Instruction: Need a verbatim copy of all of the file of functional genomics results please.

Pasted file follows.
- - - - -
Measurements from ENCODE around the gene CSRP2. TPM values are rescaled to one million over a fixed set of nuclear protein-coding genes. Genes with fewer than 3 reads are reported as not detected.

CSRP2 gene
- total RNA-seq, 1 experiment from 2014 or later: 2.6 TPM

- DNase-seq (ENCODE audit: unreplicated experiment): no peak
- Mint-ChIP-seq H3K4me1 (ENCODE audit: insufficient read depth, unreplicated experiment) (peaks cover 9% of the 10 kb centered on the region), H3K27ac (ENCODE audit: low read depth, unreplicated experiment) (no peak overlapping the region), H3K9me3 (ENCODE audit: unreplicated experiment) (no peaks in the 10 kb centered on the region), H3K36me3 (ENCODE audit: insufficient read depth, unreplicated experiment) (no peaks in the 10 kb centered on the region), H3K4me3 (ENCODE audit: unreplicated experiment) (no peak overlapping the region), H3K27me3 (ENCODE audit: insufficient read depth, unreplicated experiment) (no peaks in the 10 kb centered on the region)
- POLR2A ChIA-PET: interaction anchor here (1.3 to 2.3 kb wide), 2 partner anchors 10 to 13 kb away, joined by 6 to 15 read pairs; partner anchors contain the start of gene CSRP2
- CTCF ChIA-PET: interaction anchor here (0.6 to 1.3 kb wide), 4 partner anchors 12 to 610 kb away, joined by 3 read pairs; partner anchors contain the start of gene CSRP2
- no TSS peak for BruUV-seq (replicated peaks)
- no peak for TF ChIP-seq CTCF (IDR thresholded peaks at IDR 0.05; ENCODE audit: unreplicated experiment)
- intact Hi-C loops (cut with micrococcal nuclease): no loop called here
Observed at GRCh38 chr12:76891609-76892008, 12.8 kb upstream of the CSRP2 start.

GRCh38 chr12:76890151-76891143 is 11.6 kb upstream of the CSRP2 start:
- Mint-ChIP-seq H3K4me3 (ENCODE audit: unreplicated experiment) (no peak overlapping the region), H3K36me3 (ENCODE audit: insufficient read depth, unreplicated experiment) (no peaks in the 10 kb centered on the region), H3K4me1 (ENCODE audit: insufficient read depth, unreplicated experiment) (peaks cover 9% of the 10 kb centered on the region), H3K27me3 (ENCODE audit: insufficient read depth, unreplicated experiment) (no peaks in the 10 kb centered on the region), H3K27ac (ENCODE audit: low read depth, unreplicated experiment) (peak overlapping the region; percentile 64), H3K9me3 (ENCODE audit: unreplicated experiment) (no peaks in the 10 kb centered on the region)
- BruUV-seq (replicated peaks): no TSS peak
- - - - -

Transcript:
Measurements from ENCODE around the gene CSRP2. TPM values are rescaled to one million over a fixed set of nuclear protein-coding genes. Genes with fewer than 3 reads are reported as not detected.

CSRP2 gene
- total RNA-seq, 1 experiment from 2014 or later: 2.6 TPM

- DNase-seq (ENCODE audit: unreplicated experiment): no peak
- Mint-ChIP-seq H3K4me1 (ENCODE audit: insufficient read depth, unreplicated experiment) (peaks cover 9% of the 10 kb centered on the region), H3K27ac (ENCODE audit: low read depth, unreplicated experiment) (no peak overlapping the region), H3K9me3 (ENCODE audit: unreplicated experiment) (no peaks in the 10 kb centered on the region), H3K36me3 (ENCODE audit: insufficient read depth, unreplicated experiment) (no peaks in the 10 kb centered on the region), H3K4me3 (ENCODE audit: unreplicated experiment) (no peak overlapping the region), H3K27me3 (ENCODE audit: insufficient read depth, unreplicated experiment) (no peaks in the 10 kb centered on the region)
- POLR2A ChIA-PET: interaction anchor here (1.3 to 2.3 kb wide), 2 partner anchors 10 to 13 kb away, joined by 6 to 15 read pairs; partner anchors contain the start of gene CSRP2
- CTCF ChIA-PET: interaction anchor here (0.6 to 1.3 kb wide), 4 partner anchors 12 to 610 kb away, joined by 3 read pairs; partner anchors contain the start of gene CSRP2
- no TSS peak for BruUV-seq (replicated peaks)
- no peak for TF ChIP-seq CTCF (IDR thresholded peaks at IDR 0.05; ENCODE audit: unreplicated experiment)
- intact Hi-C loops (cut with micrococcal nuclease): no loop called here
Observed at GRCh38 chr12:76891609-76892008, 12.8 kb upstream of the CSRP2 start.

GRCh38 chr12:76890151-76891143 is 11.6 kb upstream of the CSRP2 start:
- Mint-ChIP-seq H3K4me3 (ENCODE audit: unreplicated experiment) (no peak overlapping the region), H3K36me3 (ENCODE audit: insufficient read depth, unreplicated experiment) (no peaks in the 10 kb centered on the region), H3K4me1 (ENCODE audit: insufficient read depth, unreplicated experiment) (peaks cover 9% of the 10 kb centered on the region), H3K27me3 (ENCODE audit: insufficient read depth, unreplicated experiment) (no peaks in the 10 kb centered on the region), H3K27ac (ENCODE audit: low read depth, unreplicated experiment) (peak overlapping the region; percentile 64), H3K9me3 (ENCODE audit: unreplicated experiment) (no peaks in the 10 kb centered on the region)
- BruUV-seq (replicated peaks): no TSS peak